Yes, I know the heading is an oxymoron, but that is what we really have to find. We cannot go further into discussion at this point (at least not without naming names, and deciding on some suitable loudspeaker drivers), since the 'ideal compromise' will be different for every loudspeaker combination available, with added problems incurred by the selected cabinet design and the maker's design goals (price - as always - being a major player in all these calculations).
Having examined some of the factors which affect the performance of a speaker system, it is apparent that there are few hard and fast rules which can be applied, since there are so many variables. What has been presented here is a guideline which - assuming that suitable drivers can be obtained - will have a standard of performance well above average. This web site has now been updated many times, as more information comes to hand, and as I get responses from readers who have similar (or wildly different - rare!) views from my own.
It is to be hoped that this information will at least provide some further discussion and feedback from readers who share my interest in "the ultimate loudspeaker" - however it is configured (even with passive crossovers, perhaps).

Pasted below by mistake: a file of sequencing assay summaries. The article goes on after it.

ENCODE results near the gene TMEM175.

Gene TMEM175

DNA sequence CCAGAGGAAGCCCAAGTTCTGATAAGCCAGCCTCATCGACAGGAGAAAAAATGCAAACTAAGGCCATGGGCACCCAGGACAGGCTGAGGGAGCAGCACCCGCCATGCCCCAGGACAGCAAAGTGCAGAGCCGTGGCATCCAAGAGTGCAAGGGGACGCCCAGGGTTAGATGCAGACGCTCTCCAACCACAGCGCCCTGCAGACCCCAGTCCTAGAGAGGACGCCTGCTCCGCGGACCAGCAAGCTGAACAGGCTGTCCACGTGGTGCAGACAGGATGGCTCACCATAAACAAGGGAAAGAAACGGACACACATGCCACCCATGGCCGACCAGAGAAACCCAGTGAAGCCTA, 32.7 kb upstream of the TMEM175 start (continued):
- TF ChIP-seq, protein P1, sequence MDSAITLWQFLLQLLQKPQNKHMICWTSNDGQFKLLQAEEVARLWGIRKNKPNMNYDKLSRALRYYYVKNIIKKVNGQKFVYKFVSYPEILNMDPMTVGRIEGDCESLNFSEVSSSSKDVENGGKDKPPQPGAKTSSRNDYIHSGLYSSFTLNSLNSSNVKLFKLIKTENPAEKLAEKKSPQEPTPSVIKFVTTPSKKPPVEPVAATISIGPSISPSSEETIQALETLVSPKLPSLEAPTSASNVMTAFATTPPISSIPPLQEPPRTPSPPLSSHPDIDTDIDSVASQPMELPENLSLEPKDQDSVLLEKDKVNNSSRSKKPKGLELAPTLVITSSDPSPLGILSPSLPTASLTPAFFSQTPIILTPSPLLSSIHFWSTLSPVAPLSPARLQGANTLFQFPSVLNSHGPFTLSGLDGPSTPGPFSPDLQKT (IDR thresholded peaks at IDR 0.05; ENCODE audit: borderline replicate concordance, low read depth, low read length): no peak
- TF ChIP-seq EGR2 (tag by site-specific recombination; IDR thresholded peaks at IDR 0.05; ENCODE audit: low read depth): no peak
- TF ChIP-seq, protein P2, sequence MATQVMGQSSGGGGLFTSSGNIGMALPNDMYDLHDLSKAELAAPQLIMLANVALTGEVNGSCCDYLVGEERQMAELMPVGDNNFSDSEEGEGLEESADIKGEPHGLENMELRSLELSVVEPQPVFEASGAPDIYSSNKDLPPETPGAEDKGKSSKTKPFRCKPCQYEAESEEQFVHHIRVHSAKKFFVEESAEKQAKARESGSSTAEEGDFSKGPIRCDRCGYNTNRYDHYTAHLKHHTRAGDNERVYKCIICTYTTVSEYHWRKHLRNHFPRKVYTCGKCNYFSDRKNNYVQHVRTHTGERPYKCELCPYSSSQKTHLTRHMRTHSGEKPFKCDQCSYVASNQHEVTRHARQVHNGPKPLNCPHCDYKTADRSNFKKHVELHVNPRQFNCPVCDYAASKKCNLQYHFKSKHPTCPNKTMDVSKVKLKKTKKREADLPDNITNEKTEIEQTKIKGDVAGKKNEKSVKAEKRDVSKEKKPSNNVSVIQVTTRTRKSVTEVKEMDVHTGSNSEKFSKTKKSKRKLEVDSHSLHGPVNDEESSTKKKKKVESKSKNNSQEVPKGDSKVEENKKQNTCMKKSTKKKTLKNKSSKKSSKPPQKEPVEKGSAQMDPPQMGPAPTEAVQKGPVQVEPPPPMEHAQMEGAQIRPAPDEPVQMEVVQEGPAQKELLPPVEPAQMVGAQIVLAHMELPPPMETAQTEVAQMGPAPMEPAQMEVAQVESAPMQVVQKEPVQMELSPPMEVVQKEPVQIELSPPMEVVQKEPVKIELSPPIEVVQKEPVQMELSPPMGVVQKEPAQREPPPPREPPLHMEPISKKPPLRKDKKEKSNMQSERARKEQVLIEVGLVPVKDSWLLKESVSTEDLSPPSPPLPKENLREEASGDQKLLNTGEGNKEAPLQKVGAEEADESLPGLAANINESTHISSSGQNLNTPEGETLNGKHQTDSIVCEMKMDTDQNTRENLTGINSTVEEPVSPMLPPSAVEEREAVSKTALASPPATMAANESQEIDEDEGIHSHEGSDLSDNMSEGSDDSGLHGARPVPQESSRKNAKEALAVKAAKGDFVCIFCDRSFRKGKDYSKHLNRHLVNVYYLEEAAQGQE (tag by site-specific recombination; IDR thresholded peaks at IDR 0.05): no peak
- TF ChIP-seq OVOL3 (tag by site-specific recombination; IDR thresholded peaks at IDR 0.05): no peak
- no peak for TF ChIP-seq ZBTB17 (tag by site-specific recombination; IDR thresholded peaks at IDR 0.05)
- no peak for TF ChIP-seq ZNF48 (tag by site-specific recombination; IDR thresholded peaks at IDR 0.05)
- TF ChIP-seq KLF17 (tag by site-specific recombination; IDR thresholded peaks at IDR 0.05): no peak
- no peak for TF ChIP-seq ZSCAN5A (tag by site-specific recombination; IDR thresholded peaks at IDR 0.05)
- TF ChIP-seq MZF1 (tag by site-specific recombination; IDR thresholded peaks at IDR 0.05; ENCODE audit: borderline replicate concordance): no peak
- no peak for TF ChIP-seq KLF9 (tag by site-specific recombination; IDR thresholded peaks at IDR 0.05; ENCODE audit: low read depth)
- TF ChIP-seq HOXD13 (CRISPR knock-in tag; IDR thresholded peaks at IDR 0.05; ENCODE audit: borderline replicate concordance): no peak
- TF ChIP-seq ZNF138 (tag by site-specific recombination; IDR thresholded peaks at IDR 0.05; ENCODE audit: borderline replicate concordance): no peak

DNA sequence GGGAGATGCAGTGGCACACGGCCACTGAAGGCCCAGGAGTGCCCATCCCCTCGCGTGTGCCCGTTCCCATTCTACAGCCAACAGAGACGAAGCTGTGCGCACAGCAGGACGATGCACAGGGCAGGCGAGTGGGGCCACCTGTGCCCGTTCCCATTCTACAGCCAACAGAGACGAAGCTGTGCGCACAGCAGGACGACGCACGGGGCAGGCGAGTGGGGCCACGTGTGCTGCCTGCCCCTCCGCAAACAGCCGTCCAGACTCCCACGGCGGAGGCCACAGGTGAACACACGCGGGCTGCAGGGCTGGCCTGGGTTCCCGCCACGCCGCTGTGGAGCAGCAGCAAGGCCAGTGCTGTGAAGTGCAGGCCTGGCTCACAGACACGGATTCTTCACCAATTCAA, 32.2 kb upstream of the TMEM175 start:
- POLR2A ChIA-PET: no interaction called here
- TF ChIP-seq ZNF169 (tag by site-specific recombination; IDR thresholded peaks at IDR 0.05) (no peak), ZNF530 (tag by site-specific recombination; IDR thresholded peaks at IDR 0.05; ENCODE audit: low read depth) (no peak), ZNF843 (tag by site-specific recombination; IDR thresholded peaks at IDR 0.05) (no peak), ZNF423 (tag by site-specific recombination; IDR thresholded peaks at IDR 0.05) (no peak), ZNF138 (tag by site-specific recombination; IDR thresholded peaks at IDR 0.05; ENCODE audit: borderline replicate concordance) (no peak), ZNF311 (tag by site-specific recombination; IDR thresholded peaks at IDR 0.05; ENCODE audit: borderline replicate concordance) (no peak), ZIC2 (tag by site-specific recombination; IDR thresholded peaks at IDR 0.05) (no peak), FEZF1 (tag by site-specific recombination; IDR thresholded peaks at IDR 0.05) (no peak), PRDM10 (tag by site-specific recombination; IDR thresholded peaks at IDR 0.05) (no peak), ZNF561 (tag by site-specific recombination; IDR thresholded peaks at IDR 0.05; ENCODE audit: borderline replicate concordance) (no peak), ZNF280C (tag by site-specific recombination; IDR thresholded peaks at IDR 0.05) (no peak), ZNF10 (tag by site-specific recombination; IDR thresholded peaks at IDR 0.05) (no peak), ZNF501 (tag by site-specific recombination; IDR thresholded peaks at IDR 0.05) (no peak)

Not everyone wants to use a 3-way or 4-way system, and just want to use a mid-bass driver with a tweeter. Although it's often difficult to keep intermodulation distortion down to respectable limits with such systems, at moderate listening volume they are often all that's needed for smaller rooms. They are a popular choice, and there are many very good kit designs on the Net and in magazines. Indeed, I have a pair of 2-way boxes in a back room of my house, and that's all that is needed for casual listening to music or while watching TV. Mine are still passive, but active 2-way systems are much better in almost all respects.
When you go to 2-way active, don't expect to get a useful increase in SPL or effective amplifier power - when you cross over at around 3kHz there is almost nothing to be gained there. What you do get is a crossover that behaves itself properly, and you no longer need to add Zobel networks or other impedance correction techniques. You also get the ability to play with different amplifiers for the two sections. Although most of the differences you are likely to hear are likely due to the 'experimenter expectancy effect', if you do happen on a combination that you find especially pleasing, then you still win.
In general, the mid-bass driver for any 2-way system will need to be in a vented enclosure to minimise cone excursion at low frequencies. A sealed box demands far too much voicecoil travel, and few drivers will remain linear if pushed anywhere near their claimed maximum excursion. As with all loudspeaker designs, this is yet another example of the compromises that must be made to achieve a result that you'll be happy with.